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News: Russia
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Charles-Étienne Gudin was thought to be one of Napoleon Bonaparte's favourite generals Photo Credit: Getty Images/BBC.
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by Archaeology Newsroom

One-legged skeleton found in Russia could be Napoleon’s favourite general

It could solve the mystery of the general's remains whereabouts

Archaeologists believe that a one-legged skeleton found in Russia a few weeks ago could be the remains of Napoleon’s favourite general. The skeleton was found under a dance floor in the city of Smolensk, west of Moscow.

A team of Russian and French archaeologists discovered the remains in a wooden coffin beneath building foundations in July. The individual’s injuries which are visible make them believe they belong to Charles-Étienne Gudin, who died after he was hit by a cannonball during the French invasion of Russia in 1812. His leg was amputated but died three days later from gangrene. When he died the French army removed his heart and buried it in Paris. His skeleton, though, was never found. It was the memoirs of Louis-Nicolas Davout, another French general of the time that led the research team there. Davout was the one who organised Gudin’s funeral and described the location. Another witness account directed them to the coffin.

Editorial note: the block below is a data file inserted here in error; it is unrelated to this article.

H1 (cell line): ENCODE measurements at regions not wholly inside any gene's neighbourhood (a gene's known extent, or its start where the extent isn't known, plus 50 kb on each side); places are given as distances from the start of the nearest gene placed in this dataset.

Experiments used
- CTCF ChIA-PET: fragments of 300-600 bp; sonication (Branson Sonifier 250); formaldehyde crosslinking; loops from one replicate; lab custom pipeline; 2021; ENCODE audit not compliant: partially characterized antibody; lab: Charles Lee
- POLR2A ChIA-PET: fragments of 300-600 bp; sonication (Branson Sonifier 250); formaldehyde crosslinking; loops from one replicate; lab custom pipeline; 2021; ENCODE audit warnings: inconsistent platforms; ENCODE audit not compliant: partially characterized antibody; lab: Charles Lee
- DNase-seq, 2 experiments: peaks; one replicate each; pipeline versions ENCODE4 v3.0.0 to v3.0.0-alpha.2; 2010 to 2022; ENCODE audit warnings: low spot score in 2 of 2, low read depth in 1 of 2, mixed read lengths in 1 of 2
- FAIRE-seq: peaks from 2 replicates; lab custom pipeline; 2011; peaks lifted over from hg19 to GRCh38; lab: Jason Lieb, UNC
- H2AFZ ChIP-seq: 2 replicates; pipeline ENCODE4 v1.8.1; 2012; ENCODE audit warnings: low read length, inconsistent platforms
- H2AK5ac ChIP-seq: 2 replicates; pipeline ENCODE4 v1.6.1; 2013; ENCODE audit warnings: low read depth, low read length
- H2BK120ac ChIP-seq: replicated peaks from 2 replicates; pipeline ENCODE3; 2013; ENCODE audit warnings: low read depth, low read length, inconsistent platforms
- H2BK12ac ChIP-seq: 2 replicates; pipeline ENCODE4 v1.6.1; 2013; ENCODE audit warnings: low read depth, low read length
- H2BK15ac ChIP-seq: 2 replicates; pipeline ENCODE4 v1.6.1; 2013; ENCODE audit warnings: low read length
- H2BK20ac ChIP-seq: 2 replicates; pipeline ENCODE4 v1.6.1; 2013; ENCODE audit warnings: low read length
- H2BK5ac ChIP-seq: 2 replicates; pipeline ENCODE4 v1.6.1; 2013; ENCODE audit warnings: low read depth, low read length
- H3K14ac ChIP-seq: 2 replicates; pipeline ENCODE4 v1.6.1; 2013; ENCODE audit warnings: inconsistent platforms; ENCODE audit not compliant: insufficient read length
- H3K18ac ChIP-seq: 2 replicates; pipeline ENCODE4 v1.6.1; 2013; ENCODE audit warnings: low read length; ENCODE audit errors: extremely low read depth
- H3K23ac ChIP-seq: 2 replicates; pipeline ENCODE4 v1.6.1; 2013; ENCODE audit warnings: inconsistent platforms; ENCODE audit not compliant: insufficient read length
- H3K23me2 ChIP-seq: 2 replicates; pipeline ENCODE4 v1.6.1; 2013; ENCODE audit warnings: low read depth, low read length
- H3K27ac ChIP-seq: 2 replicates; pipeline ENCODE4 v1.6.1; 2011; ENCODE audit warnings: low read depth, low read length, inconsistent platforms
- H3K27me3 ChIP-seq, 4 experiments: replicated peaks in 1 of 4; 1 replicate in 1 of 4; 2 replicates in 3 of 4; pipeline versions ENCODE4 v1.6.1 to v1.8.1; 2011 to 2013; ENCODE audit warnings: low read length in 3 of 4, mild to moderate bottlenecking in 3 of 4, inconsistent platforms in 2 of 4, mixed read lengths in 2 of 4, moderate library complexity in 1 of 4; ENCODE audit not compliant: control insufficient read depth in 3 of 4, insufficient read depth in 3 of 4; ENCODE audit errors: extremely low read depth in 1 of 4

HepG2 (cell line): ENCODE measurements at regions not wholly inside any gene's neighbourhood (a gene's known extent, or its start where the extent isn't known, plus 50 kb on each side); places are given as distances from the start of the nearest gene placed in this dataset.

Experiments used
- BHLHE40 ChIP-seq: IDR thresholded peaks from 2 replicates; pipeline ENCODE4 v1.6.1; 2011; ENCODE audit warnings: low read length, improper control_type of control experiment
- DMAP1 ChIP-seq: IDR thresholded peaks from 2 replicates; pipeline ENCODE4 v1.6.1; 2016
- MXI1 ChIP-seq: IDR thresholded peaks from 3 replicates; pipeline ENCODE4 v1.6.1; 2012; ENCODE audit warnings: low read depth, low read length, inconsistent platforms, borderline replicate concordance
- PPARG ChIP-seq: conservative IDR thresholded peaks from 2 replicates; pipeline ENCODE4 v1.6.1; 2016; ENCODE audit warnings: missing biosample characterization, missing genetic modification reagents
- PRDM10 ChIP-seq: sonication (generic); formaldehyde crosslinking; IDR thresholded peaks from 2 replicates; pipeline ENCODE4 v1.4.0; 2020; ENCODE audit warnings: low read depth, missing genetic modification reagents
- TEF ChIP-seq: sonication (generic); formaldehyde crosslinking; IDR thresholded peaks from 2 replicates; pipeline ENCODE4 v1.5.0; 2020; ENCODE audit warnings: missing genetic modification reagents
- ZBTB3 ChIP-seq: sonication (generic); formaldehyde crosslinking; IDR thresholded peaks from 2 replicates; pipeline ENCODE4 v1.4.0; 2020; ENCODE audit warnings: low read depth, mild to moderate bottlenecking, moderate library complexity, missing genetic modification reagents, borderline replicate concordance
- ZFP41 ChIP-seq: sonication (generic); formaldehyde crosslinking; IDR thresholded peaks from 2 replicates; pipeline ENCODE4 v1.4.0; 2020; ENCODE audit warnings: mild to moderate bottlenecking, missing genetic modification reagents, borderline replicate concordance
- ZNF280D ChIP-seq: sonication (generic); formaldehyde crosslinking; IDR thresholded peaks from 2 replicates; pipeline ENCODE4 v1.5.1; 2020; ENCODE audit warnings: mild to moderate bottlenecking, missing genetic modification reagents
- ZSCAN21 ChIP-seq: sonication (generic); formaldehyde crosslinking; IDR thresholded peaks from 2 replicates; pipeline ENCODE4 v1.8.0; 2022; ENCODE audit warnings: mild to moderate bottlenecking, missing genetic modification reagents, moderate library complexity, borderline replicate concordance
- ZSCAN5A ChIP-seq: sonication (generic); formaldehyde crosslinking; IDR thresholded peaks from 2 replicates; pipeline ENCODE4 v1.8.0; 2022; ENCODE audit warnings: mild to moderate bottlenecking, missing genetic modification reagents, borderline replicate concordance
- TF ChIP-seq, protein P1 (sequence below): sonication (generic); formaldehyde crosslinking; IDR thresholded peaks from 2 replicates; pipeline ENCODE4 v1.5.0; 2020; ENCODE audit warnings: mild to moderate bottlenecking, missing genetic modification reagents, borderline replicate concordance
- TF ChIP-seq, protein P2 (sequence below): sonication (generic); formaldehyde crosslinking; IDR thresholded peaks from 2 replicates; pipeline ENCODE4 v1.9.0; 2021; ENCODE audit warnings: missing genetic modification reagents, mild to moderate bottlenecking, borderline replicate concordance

The remains were sent for examination and DNA results will show whether they are indeed of general Gudin. A preliminary report concluded that the individual was probably 40-45 years old when he died, which is consistent with Gudin’s age at the time of his death.

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